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A California version of the Canadian bath-and-body company Lush, Out of My Tree originated in Rolling Hills and creates its own products with a slight whiff of hippie. The single-brand store uses organic ingredients in its essential oils, fragrances, body scrubs, soaps, and cleansers.
Tract developments took the demands—monetary and mental—of building a new home off the backs of postwar couples hard at work raising businesses and families. -

After learning he had aced the school’s intelligence test, he decided to try for admission to MENSA, a membership group for people with high IQs. On the first go-around, he panicked, fearing that he wouldn’t score highly enough to be admitted.

In the summer of 2007, Timothy S. Durham decided to throw himself a party for his 45th birthday. The CEO of a leveraged buyout shop in Indianapolis, Durham claimed to have made millions. He had also developed a penchant for the young, fun, and nubile, partying in Los Angeles and Miami and on his yacht in the Caribbean.

Cynthia Abernethy wears a button pinned on either lapel to work. One reads I’m the boss, the other, No. When approached by customers seeking a deal or discount—queries she deems inane and unworthy of reply—she points an index finger to the second button and offers a smile. A woman who ventures, “I saw this bed for less on eBay—can I have a discount?” gets the button; so does a man holding out a blender, asking, “Will you sell this to me for a dollar -
Chad Bravermansat at his office desk wearing jeans, a wheat-colored jacket, and white tennis shoes with aqua soles, waiting for the arrival of a porn star named James Deen, who was late for a morning meeting. A month earlier Nightline had run a segment on Deen titled “The Porn Star Next Door,” in which the 26-year-old actor, who is said to have appeared in some 4,000 X-rated films, was described as enjoying a popularity among teenage girls that “may be deeply disturbing.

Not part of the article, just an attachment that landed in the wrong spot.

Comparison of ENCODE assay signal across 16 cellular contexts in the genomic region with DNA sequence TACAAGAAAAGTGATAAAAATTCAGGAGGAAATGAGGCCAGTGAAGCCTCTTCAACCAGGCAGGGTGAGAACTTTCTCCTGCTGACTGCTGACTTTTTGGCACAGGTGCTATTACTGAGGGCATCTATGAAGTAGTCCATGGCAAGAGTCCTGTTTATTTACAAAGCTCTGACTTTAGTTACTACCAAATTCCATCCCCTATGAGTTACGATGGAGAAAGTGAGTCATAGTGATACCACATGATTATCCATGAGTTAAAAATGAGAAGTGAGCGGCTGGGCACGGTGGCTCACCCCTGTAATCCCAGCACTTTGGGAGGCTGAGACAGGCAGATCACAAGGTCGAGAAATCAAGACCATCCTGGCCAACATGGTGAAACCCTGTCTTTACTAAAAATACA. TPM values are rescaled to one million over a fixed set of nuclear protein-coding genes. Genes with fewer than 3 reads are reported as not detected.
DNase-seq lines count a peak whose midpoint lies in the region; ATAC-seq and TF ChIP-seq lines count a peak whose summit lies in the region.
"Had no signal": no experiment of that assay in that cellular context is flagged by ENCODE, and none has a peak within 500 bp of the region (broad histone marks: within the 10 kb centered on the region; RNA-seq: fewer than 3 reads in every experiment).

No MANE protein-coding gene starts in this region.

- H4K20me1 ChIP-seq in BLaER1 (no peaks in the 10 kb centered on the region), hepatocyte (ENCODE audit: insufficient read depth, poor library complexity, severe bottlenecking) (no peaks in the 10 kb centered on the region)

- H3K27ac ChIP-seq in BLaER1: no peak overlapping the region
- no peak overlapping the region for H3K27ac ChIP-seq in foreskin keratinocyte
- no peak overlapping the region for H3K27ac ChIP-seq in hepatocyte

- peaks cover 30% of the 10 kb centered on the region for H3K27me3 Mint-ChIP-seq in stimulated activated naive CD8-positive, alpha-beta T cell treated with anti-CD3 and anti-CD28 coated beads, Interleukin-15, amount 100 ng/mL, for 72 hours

On an overcast Friday afternoon last August, a hundred or so employees of AOL's local news subsidiary, Patch, crammed into a cafeteria at the company's headquarters in Manhattan. Another several hundred connected to the room via conference call.

They were waiting to hear CEO Tim Armstrong deliver bad news.

AT $8 BILLION, SIR ALLEN STANFORD’S ALLEGED FRAUD WOULDN’T EVEN BE THE BIGGEST PONZI SCHEME UNCOVERED IN THE PAST FEW MONTHS. BUT HIS WRETCHED EXCESS AND JAW-DROPPING GUMPTION HAVE NO EQUAL.

The architect is making a mistake. Standing before a large screen in the industrial-chic conference room of his office downtown, he begins his presentation with a leisurely overview of what can be done to the property at 500 South Mateo Street, a five-sided, single-story building on a patchy block in the nearby arts district. His audience of eight seems attentive.

Say what you want about the future of work, but this much is clear: The traditional compact between employers and employees is slowly fading away, and with it, a way of thinking, a way of living, a way of relating to others and regarding oneself that generally comes with a reasonably predictable professional life.

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